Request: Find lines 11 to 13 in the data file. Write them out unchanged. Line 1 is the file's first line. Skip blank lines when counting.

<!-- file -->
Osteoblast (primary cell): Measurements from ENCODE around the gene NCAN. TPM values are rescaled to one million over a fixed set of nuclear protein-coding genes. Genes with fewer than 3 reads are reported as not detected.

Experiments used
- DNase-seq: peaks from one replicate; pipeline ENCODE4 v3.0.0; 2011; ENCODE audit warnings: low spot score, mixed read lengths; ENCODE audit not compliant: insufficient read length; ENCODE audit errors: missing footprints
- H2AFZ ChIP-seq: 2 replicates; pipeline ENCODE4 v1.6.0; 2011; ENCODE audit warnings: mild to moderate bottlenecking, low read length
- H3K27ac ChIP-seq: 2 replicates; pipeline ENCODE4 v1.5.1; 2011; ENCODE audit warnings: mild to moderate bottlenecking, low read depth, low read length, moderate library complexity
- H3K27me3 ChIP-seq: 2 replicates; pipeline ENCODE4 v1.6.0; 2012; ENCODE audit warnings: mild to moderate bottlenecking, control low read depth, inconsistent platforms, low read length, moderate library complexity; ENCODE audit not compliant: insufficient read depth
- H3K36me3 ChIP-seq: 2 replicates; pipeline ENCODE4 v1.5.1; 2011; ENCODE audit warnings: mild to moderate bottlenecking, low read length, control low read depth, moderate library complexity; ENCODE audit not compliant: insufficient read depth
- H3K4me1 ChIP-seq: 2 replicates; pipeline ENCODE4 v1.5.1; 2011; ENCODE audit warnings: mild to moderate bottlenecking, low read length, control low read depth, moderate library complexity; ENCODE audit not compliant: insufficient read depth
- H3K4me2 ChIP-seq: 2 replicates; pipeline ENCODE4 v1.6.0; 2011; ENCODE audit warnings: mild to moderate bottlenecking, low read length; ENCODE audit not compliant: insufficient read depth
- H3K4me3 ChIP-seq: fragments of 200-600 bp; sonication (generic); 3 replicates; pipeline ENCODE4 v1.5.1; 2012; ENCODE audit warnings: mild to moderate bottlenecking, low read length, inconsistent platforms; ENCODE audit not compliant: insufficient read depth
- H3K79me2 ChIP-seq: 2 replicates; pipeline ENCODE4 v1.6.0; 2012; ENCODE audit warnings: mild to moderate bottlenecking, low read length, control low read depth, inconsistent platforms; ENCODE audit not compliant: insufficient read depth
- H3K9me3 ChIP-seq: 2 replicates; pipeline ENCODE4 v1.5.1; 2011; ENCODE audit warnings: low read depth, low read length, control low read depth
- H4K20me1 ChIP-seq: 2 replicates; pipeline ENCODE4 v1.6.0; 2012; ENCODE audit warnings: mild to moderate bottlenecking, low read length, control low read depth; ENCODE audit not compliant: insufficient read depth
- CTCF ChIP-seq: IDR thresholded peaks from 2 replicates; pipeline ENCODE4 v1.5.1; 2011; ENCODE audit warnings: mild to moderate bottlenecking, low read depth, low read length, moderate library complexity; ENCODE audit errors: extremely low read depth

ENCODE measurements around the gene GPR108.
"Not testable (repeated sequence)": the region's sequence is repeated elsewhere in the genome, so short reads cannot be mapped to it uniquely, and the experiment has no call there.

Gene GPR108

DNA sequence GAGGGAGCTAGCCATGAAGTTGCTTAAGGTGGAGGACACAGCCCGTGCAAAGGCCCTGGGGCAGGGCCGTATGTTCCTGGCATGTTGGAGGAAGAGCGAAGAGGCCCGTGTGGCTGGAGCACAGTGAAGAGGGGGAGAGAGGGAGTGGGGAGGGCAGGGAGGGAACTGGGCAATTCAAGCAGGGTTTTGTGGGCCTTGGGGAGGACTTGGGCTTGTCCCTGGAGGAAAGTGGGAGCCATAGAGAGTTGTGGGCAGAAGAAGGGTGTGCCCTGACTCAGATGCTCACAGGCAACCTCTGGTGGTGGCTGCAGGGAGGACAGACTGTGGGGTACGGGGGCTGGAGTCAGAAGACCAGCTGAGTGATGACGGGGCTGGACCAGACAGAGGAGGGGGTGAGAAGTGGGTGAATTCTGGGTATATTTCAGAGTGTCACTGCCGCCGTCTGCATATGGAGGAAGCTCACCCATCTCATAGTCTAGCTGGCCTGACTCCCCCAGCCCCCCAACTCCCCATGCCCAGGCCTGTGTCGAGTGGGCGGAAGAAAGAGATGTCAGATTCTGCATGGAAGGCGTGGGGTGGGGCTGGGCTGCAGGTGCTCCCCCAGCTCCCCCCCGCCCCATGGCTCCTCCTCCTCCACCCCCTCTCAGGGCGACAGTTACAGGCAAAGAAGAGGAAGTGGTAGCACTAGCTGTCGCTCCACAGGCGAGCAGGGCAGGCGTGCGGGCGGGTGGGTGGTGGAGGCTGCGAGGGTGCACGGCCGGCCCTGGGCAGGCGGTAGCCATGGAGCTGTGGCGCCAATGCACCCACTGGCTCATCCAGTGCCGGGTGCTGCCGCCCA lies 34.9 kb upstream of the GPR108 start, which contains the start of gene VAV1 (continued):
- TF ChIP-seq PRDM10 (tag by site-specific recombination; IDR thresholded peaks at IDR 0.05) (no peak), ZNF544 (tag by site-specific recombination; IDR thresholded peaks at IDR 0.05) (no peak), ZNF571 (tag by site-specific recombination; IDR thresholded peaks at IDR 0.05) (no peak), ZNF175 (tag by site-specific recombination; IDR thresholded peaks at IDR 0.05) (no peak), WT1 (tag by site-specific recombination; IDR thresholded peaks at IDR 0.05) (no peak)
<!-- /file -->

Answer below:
- H3K79me2 ChIP-seq: 2 replicates; pipeline ENCODE4 v1.6.0; 2012; ENCODE audit warnings: mild to moderate bottlenecking, low read length, control low read depth, inconsistent platforms; ENCODE audit not compliant: insufficient read depth
- H3K9me3 ChIP-seq: 2 replicates; pipeline ENCODE4 v1.5.1; 2011; ENCODE audit warnings: low read depth, low read length, control low read depth
- H4K20me1 ChIP-seq: 2 replicates; pipeline ENCODE4 v1.6.0; 2012; ENCODE audit warnings: mild to moderate bottlenecking, low read length, control low read depth; ENCODE audit not compliant: insufficient read depth